"Most social scientists today view culture as consisting primarily of the symbolic, ideational, and intangible aspects of human societies. The essence of a culture is not its artifacts, tools, or other tangible cultural elements but how the members of the group interpret, use, and perceive them. It is the values, symbols, interpretations, and perspectives that distinguish one people from another in modernized societies; it is not material objects and other tangible aspects of human societies. People within a culture usually interpret the meaning of symbols, artifacts, and behaviors in the same or in similar ways."
Damen, L. (1987). Culture Learning: The Fifth Dimension on the Language Classroom. Reading, MA: Addison-Wesley.
"Culture: learned and shared human patterns or models for living; day- to-day living patterns. these patterns and models pervade all aspects of human social interaction. Culture is mankind's primary adaptive mechanism" (p. 367).
Hofstede, G. (1984). National cultures and corporate cultures. In L.A. Samovar & R.E. Porter (Eds.), Communication Between Cultures. Belmont, CA: Wadsworth.
"Culture is the collective programming of the mind which distinguishes the members of one category of people from another." (p. 51).
Kluckhohn, C., & Kelly, W.H. (1945). The concept of culture. In R. Linton (Ed.). The Science of Man in the World Culture. New York. (pp. 78-105).
"By culture we mean all those historically created designs for living, explicit and implicit, rational, irrational, and nonrational, which exist at any given time as potential guides for the behavior of men."
Kroeber, A.L., & Kluckhohn, C. (1952). Culture: A critical review of concepts and definitions. Harvard University Peabody Museum of American Archeology and Ethnology Papers 47.
" Culture consists of patterns, explicit and implicit, of and for behavior acquired and transmitted by symbols, constituting the distinctive achievements of human groups, including their embodiments in artifacts; the essential core of culture consists of traditional (i.e. historically derived and selected) ideas and especially their attached values; culture systems may, on the one hand, be considered as products of action, and on the other as conditioning elements of further action."
Lederach, J.P. (1995). Preparing for peace: Conflict transformation across cultures. Syracuse, NY: Syracuse University Press.
"Culture is the shared knowledge and schemes created by a set of people for perceiving, interpreting, expressing, and responding to the social realities around them" (p. 9).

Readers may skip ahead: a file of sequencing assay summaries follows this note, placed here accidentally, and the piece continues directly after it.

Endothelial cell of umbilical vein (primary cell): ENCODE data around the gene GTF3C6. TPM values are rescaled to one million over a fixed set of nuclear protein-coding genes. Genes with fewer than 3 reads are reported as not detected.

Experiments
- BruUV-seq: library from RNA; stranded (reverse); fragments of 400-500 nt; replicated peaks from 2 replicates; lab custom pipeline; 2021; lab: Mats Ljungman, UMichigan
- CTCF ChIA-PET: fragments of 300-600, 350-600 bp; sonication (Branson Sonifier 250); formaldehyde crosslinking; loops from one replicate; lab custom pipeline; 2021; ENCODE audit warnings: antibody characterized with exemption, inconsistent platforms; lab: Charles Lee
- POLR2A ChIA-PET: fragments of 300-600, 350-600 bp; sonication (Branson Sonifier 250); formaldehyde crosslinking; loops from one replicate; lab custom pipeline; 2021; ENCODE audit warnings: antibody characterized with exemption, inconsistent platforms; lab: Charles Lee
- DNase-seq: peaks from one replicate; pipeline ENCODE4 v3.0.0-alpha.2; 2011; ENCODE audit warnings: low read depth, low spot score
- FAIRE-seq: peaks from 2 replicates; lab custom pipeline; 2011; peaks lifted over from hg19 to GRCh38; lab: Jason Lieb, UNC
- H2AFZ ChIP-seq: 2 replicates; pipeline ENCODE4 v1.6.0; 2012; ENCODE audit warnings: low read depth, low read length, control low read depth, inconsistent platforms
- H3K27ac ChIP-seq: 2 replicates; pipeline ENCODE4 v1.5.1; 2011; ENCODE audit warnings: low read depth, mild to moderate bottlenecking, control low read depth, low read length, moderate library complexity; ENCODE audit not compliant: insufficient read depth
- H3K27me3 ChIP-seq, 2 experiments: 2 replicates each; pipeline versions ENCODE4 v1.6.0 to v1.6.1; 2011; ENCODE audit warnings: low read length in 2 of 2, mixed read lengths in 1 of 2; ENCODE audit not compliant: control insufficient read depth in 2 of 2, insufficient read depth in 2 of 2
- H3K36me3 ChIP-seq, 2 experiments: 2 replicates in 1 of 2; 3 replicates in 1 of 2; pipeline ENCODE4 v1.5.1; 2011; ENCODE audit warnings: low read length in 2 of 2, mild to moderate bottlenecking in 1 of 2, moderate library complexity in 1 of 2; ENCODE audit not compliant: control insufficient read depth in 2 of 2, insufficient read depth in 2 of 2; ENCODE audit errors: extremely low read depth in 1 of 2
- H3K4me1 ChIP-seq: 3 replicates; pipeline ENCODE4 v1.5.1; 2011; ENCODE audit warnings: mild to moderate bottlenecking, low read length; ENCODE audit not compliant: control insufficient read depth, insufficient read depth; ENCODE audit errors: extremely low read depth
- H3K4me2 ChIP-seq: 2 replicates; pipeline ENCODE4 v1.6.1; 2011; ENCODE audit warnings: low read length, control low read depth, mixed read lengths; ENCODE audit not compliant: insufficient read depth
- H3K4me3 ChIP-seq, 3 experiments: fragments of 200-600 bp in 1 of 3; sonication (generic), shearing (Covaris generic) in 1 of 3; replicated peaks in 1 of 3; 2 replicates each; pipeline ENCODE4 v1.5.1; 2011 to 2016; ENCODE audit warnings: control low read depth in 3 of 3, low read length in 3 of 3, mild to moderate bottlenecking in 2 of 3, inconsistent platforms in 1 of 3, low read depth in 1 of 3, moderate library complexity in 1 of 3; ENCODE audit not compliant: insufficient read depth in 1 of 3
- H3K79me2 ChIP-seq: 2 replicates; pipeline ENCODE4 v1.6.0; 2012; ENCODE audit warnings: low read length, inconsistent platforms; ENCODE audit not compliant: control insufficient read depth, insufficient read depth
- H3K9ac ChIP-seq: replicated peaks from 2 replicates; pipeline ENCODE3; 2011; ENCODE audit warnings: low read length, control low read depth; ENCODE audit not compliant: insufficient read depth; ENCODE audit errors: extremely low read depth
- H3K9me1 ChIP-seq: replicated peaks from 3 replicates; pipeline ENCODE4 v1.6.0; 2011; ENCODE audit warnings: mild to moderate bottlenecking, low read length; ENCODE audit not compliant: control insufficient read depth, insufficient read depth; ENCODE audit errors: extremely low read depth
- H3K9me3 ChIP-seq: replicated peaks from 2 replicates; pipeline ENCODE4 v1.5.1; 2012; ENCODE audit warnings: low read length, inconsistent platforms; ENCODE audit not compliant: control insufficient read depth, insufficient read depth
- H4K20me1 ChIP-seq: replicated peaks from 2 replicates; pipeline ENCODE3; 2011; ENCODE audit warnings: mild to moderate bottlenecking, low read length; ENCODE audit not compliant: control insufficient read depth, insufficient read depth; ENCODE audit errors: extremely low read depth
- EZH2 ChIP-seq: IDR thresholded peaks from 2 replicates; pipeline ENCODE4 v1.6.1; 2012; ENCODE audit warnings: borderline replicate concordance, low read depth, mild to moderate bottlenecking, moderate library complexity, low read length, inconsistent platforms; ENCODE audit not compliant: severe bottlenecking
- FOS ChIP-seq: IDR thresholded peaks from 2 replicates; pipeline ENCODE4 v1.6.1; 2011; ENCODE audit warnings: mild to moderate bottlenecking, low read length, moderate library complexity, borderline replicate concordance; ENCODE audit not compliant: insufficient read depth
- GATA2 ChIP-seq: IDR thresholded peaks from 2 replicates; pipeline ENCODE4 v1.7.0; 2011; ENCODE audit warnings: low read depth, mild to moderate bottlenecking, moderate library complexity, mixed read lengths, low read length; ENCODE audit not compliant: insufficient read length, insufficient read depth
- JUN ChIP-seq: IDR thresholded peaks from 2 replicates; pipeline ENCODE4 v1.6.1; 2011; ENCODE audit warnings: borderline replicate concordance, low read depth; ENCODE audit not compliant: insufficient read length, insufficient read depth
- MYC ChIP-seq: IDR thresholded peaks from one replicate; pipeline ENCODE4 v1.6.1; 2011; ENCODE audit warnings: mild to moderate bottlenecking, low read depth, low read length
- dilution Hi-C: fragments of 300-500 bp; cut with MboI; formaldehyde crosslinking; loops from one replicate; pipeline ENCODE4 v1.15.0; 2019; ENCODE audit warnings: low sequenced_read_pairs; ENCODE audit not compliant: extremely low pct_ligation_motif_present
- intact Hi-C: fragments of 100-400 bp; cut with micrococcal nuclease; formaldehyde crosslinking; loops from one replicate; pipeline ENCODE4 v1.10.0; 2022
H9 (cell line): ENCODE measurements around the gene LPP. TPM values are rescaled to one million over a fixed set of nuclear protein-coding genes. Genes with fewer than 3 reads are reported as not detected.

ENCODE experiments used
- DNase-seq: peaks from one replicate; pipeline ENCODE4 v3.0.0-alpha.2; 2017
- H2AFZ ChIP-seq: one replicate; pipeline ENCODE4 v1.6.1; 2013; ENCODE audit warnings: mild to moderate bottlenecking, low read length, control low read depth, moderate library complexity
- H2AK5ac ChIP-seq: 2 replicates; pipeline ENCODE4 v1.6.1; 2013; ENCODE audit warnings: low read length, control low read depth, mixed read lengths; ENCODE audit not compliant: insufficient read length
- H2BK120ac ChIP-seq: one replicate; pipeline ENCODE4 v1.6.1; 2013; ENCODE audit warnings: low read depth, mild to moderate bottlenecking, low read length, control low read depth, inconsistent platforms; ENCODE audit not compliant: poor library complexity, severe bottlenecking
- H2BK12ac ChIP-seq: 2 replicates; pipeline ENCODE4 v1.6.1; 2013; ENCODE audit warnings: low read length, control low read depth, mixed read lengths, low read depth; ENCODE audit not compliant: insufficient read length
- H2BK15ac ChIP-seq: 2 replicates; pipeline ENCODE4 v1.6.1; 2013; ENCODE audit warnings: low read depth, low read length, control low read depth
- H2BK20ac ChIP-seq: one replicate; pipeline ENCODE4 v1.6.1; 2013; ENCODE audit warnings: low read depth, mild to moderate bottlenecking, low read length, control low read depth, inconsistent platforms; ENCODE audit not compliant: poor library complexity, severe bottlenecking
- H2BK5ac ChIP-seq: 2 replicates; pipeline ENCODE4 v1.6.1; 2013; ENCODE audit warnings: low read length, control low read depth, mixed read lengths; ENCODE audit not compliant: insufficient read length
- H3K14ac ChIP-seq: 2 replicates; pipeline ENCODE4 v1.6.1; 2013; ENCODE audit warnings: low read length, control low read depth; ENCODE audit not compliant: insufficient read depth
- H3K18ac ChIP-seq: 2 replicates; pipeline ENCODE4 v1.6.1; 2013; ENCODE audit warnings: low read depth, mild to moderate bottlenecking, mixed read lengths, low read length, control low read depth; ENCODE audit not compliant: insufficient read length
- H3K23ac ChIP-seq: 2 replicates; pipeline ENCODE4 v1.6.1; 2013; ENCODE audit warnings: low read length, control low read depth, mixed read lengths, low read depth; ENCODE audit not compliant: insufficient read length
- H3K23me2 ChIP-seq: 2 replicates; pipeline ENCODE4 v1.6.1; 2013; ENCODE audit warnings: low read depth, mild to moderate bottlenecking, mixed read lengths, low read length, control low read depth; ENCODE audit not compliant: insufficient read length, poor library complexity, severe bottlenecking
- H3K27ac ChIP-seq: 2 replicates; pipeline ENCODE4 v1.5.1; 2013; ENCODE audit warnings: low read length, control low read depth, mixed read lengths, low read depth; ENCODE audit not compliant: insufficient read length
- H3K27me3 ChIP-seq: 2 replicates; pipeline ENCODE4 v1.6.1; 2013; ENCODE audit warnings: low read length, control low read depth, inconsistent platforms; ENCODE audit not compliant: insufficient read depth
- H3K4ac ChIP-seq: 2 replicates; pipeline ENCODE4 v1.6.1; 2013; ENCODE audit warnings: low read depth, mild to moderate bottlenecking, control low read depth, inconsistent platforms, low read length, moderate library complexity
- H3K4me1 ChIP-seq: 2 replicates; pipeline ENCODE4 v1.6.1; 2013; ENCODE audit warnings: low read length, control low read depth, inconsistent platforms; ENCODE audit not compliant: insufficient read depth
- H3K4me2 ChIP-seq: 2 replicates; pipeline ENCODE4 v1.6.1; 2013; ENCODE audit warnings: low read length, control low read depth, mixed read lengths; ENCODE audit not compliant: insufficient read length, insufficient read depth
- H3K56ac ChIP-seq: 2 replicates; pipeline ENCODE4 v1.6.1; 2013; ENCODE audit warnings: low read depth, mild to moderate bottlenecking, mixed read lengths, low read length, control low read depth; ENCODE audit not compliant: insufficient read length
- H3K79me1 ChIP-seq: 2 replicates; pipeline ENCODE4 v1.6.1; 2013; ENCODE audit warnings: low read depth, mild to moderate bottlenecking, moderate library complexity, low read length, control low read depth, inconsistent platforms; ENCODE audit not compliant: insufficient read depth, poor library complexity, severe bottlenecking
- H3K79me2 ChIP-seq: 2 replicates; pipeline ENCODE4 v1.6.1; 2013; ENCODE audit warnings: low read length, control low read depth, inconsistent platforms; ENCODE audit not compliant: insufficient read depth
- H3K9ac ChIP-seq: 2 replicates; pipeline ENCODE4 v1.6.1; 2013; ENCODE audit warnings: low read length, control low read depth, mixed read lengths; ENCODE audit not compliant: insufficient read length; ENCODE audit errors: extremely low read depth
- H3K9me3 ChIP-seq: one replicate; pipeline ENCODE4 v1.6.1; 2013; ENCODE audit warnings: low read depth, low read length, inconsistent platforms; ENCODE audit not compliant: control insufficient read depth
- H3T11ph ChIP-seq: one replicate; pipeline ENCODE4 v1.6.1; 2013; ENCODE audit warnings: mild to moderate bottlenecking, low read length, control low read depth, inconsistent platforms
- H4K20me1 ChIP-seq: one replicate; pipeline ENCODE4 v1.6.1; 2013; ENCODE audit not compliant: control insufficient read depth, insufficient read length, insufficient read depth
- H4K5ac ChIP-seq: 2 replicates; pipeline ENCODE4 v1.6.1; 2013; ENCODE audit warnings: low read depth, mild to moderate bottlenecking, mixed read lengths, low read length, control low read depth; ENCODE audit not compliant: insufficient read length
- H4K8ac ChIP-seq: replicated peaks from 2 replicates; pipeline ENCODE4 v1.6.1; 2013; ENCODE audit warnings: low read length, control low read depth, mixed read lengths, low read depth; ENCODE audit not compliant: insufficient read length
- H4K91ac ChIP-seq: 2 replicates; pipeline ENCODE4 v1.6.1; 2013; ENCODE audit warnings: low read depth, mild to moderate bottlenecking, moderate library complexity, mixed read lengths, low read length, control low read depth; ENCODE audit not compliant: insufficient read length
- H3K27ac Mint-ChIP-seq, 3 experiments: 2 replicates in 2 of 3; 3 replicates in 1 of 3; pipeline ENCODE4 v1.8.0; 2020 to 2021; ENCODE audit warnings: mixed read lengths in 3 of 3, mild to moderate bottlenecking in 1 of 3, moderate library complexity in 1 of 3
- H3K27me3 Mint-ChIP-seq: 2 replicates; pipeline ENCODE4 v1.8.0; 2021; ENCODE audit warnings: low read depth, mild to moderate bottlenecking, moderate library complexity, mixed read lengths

Linton, R. (1945). The Cultural Background of Personality. New York.
"A culture is a configuration of learned behaviors and results of behavior whose component elements are shared and transmitted by the members of a particular society" (p. 32).
Parson, T. (1949). Essays in Sociological Theory. Glencoe, IL.
"Culture...consists in those patterns relative to behavior and the products of human action which may be inherited, that is, passed on from generation to generation independently of the biological genes" (p. 8).
Useem, J., & Useem, R. (1963). Human Organizations, 22(3).
"Culture has been defined in a number of ways, but most simply, as the learned and shared behavior of a community of interacting human beings" (p. 169).
Here's a possible source of info about assessment in the field:
What are the psychosocial facets [self-concept, cultural identity, language status] of providing quality content instruction through additional languages (native/minority/non-English/heritage)?
-- individual learner (Chris)
-- school quality (Kaari)
-- teacher skills/attitudes/buy-in (Kaari)
-- parental and community support (Cindy)
We are focused on learning beyond language.
Here's a publication on the national policy setting:
Cummins, J. (2000). Language, power and pedagogy: Bilingual children in the crossfire. Buffalo, NY, Multilingual Matters Ltd.
Here's a reference to a dissertation done on conceptual underpinnings of "two-way immersion":
Gerena, Linda M. Micillo (2002)
Promoting language transformation and policy reform in education through two-way immersion: A conceptual framework
Available from Digital Dissertations, Publication # AAT 3053043
I plan to skim this, especially some of review of literature, for some ideas.
Here's a piece of research which may be appropriate to look at for background on the national policy recent history:
Moses, M. S. (2000). "Why bilingual education policy is needed: A philosophical response to the critics." Bilingual Research Journal 24(4): 333-354.